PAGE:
Small business and big institutions: oil and water?

It’s easier for politicians who are more concerned with being re-elected, and who possess insufficient knowledge of how business and economies work, to give tax breaks to the Fortune 500

Despite being the backbone of America, small businesses get very little respect from big institutions. People in Washington proudly proclaim their love for the small business owner, but when it comes to enacting supportive policies — not so much.

The Federal Reserve sure has the back of Wall Street, and it is keeping interest rates low, but it is powerless in determining whether the positive effects trickle down. That decision is left to the banking community, and even the community banks have tightened their credit reins.

The reasons for this lack of love are not mysterious. Creating a climate that actually fosters growth in small businesses is a complicated task. For politicians who are more concerned with being re-elected, and who possess insufficient knowledge of how business and economies work, it's just easier to give tax breaks to the Fortune 500.

Did I mention that the average politician also knows where his or her bread is buttered?

As for the banking industry, big businesses are more lucrative and in ways easier to do business with than small businesses. I don't necessarily blame the banks for seeking the most profitable markets. And increased regulations haven't exactly helped facilitate lending to anyone.

But the government and banks may not be the only big institutions who have little respect for small business. The Wall Street Journal has earned a spot on that list — at least the staffers who write the headlines.

Specifically I speak of this curious headline: "Small Business Causing Spring Swoon?”

The article cites statistics that indicate hiring in the small business sector has slowed. According to ADP, since 2010 when the economy starting adding jobs again, large firms have increased payrolls by almost 8 percent while businesses with fewer than 50 employees have increased employment by 4.7 percent. Compared to the period before the financial crisis, that has contributed to 999,840 fewer jobs being created by businesses less than 12 months old.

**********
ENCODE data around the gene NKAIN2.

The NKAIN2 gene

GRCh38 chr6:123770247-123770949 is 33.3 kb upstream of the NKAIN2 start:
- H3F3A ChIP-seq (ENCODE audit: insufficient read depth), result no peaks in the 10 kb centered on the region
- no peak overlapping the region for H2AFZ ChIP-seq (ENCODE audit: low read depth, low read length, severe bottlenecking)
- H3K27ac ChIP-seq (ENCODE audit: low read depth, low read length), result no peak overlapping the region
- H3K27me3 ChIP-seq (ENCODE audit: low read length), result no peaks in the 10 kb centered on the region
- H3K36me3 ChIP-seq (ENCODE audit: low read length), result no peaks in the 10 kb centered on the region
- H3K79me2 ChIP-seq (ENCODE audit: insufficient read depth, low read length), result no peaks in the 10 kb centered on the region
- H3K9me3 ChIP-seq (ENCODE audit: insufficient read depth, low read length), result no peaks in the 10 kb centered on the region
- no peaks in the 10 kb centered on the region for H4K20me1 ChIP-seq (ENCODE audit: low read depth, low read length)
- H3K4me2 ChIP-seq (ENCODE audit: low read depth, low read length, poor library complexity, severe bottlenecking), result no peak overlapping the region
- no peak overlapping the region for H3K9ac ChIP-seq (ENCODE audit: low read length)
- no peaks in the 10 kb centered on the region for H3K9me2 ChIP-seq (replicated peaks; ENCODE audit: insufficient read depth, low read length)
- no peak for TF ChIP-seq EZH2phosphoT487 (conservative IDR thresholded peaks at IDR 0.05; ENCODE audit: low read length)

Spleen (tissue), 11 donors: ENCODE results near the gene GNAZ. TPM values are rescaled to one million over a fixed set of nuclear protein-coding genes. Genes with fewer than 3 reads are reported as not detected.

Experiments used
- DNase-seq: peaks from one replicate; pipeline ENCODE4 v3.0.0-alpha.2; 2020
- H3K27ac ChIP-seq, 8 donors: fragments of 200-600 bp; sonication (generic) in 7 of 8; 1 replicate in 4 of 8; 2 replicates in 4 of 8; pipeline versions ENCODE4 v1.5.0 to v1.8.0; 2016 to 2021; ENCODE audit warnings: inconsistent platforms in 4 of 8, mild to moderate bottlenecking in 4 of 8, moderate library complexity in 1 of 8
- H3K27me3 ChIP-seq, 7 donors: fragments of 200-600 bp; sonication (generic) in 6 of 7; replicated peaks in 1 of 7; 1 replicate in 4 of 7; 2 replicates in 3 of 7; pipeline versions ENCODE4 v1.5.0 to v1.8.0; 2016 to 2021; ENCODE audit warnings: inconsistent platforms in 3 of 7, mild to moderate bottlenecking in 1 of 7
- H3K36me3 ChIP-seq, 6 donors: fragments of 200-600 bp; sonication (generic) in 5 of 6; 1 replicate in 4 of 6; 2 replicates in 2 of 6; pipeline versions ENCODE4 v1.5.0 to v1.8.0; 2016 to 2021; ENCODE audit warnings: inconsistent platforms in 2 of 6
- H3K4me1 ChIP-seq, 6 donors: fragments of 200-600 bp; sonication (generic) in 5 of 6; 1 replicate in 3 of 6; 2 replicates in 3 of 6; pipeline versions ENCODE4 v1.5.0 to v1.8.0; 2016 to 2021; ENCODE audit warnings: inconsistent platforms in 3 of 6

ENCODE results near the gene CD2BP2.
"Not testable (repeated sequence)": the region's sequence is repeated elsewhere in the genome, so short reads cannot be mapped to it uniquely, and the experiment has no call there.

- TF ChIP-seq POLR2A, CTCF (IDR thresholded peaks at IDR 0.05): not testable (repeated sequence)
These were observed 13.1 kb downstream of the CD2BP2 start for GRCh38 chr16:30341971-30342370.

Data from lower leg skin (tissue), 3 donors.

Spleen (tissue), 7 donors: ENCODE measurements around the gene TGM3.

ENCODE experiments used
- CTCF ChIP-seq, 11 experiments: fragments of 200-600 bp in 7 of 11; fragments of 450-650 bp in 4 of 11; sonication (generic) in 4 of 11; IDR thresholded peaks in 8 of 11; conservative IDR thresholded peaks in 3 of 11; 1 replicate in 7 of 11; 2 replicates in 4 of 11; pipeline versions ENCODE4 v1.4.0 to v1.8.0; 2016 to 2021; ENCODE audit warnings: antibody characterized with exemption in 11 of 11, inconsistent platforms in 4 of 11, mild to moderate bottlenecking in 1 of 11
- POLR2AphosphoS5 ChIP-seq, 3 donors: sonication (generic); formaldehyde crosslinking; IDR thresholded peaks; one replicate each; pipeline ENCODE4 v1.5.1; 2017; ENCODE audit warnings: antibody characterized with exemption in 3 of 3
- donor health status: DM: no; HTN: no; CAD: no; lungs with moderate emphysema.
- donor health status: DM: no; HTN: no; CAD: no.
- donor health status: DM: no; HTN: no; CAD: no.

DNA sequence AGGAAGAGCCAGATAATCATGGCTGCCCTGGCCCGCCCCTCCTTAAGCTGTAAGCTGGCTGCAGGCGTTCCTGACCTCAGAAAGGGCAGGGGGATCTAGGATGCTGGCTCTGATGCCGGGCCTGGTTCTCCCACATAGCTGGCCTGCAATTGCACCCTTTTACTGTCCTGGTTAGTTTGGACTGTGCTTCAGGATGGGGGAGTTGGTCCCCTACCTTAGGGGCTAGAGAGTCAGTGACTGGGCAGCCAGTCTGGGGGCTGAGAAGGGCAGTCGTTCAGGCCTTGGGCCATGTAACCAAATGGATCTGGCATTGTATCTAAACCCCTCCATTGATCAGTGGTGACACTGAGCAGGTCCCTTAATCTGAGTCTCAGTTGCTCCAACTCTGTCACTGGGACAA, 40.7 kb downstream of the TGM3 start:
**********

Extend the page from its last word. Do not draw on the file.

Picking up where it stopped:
Who’s at fault?

The article also cites seasonal differences in hiring. According to the Journal, big companies do most of their hiring in the fourth quarter, while the second quarter is peak hiring season for small and medium-sized firms. The inference is that small businesses are to blame for the recurring spring swoon that the economy has suffered in recent years.

The nerve of small business not hiring and causing investors to take a hit. Clearly we need to pull our weight and hire people, even though demand doesn't warrant it because — bottom line — we are costing the true "job creators" valuable capital.

In fairness to the Journal, the article portrayed a reasonably accurate picture, but the headline sure didn't do the same. (As an aside, note that headlines are most often not determined by the author of an article. Others within print media determine the headline and often the goal is not accuracy but sensationalism.)

So forget that the big Wall Street firms greatly facilitated this mess in the first place. And forget that tightened credit standards have made it difficult for the little guy to access capital. The small business community needs to get off its collective butt and start pitching in, even if it means eating into our profits. I'm sure that the big business community would do the same for us.

Tony Paradiso of Wilton is an author, professor, entrepreneur, radio and TV commentator. His website is

Categories: Business Advice